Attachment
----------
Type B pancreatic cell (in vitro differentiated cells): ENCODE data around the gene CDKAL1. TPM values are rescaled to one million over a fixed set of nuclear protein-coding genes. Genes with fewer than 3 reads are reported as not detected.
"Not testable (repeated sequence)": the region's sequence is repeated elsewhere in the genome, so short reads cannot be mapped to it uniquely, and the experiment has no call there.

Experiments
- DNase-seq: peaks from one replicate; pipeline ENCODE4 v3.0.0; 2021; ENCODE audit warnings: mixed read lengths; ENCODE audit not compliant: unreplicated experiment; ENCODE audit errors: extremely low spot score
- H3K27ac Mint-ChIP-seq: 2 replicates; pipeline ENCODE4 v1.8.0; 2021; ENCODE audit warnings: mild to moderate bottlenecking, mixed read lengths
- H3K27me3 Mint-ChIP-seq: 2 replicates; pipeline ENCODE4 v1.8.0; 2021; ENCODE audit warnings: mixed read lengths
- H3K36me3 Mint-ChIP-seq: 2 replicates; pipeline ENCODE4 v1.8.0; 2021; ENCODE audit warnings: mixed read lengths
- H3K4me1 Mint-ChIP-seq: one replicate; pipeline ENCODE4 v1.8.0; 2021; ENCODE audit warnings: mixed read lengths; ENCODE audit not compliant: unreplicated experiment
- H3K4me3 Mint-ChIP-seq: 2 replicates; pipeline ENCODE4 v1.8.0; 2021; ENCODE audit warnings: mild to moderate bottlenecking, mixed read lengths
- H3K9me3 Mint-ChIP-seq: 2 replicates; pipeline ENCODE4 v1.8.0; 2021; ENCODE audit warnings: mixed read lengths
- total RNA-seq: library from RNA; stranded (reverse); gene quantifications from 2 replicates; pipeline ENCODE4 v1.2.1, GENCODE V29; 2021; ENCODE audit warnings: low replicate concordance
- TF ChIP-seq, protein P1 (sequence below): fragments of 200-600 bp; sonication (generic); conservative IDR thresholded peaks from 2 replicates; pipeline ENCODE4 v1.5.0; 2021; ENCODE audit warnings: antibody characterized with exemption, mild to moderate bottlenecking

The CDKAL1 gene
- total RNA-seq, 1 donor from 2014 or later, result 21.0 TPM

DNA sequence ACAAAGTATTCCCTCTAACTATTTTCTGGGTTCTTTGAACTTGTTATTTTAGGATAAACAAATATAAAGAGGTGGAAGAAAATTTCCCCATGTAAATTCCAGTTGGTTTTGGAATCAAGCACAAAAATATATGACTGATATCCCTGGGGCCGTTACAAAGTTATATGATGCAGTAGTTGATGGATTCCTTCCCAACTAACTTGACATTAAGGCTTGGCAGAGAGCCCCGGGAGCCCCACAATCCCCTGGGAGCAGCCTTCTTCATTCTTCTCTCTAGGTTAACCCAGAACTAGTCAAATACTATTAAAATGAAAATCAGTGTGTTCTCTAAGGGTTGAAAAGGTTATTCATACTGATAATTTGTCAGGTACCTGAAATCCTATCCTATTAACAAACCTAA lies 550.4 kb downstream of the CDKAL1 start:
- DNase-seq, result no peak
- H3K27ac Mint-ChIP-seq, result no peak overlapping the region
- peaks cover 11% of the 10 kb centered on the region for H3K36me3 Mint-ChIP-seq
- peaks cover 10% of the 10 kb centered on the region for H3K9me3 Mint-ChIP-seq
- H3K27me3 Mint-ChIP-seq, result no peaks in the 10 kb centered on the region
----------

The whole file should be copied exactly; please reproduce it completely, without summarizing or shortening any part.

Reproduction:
Type B pancreatic cell (in vitro differentiated cells): ENCODE data around the gene CDKAL1. TPM values are rescaled to one million over a fixed set of nuclear protein-coding genes. Genes with fewer than 3 reads are reported as not detected.
"Not testable (repeated sequence)": the region's sequence is repeated elsewhere in the genome, so short reads cannot be mapped to it uniquely, and the experiment has no call there.

Experiments
- DNase-seq: peaks from one replicate; pipeline ENCODE4 v3.0.0; 2021; ENCODE audit warnings: mixed read lengths; ENCODE audit not compliant: unreplicated experiment; ENCODE audit errors: extremely low spot score
- H3K27ac Mint-ChIP-seq: 2 replicates; pipeline ENCODE4 v1.8.0; 2021; ENCODE audit warnings: mild to moderate bottlenecking, mixed read lengths
- H3K27me3 Mint-ChIP-seq: 2 replicates; pipeline ENCODE4 v1.8.0; 2021; ENCODE audit warnings: mixed read lengths
- H3K36me3 Mint-ChIP-seq: 2 replicates; pipeline ENCODE4 v1.8.0; 2021; ENCODE audit warnings: mixed read lengths
- H3K4me1 Mint-ChIP-seq: one replicate; pipeline ENCODE4 v1.8.0; 2021; ENCODE audit warnings: mixed read lengths; ENCODE audit not compliant: unreplicated experiment
- H3K4me3 Mint-ChIP-seq: 2 replicates; pipeline ENCODE4 v1.8.0; 2021; ENCODE audit warnings: mild to moderate bottlenecking, mixed read lengths
- H3K9me3 Mint-ChIP-seq: 2 replicates; pipeline ENCODE4 v1.8.0; 2021; ENCODE audit warnings: mixed read lengths
- total RNA-seq: library from RNA; stranded (reverse); gene quantifications from 2 replicates; pipeline ENCODE4 v1.2.1, GENCODE V29; 2021; ENCODE audit warnings: low replicate concordance
- TF ChIP-seq, protein P1 (sequence below): fragments of 200-600 bp; sonication (generic); conservative IDR thresholded peaks from 2 replicates; pipeline ENCODE4 v1.5.0; 2021; ENCODE audit warnings: antibody characterized with exemption, mild to moderate bottlenecking

The CDKAL1 gene
- total RNA-seq, 1 donor from 2014 or later, result 21.0 TPM

DNA sequence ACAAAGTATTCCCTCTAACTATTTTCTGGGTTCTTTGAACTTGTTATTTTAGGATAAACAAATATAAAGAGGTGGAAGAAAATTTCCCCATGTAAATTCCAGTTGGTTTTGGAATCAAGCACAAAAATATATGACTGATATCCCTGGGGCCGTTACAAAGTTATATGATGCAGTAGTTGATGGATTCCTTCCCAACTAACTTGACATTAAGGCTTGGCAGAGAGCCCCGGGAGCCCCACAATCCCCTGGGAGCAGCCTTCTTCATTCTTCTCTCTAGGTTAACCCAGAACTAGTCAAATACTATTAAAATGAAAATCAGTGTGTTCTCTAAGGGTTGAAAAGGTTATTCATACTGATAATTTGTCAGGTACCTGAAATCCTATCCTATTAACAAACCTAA lies 550.4 kb downstream of the CDKAL1 start:
- DNase-seq, result no peak
- H3K27ac Mint-ChIP-seq, result no peak overlapping the region
- peaks cover 11% of the 10 kb centered on the region for H3K36me3 Mint-ChIP-seq
- peaks cover 10% of the 10 kb centered on the region for H3K9me3 Mint-ChIP-seq
- H3K27me3 Mint-ChIP-seq, result no peaks in the 10 kb centered on the region